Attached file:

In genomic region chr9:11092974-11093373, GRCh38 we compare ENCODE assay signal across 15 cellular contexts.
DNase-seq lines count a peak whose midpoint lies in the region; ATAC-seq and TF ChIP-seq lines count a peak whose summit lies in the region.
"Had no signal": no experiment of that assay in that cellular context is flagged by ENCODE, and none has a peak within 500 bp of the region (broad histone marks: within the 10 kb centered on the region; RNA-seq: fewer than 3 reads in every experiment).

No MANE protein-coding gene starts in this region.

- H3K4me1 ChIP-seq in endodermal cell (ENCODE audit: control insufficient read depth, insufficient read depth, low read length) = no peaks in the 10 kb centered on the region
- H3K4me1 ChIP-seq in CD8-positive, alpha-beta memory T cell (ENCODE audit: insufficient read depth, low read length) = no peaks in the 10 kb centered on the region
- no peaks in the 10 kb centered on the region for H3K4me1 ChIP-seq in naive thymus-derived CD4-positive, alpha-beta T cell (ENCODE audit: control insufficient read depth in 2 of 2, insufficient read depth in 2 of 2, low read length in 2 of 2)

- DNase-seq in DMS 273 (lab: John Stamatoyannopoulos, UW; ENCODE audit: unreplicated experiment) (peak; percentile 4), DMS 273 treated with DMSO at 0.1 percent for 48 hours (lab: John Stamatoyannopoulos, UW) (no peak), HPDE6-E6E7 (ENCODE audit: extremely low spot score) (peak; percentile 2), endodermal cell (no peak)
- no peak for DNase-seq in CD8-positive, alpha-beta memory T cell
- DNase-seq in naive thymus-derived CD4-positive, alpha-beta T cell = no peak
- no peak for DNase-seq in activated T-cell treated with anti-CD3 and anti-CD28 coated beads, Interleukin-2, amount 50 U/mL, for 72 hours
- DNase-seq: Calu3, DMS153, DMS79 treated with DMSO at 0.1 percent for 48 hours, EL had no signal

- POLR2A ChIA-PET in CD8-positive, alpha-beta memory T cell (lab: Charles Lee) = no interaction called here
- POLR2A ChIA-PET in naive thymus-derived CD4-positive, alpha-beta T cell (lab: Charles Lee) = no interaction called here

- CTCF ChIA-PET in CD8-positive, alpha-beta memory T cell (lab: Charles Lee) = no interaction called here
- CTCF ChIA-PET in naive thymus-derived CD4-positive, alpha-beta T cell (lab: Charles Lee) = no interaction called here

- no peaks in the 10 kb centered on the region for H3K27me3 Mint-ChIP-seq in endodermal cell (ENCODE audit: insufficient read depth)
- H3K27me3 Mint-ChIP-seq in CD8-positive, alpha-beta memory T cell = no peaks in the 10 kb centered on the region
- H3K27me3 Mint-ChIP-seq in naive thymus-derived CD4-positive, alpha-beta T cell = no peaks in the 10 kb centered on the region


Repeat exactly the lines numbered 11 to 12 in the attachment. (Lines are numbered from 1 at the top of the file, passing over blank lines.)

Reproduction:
- no peak for DNase-seq in activated T-cell treated with anti-CD3 and anti-CD28 coated beads, Interleukin-2, amount 50 U/mL, for 72 hours
- DNase-seq: Calu3, DMS153, DMS79 treated with DMSO at 0.1 percent for 48 hours, EL had no signal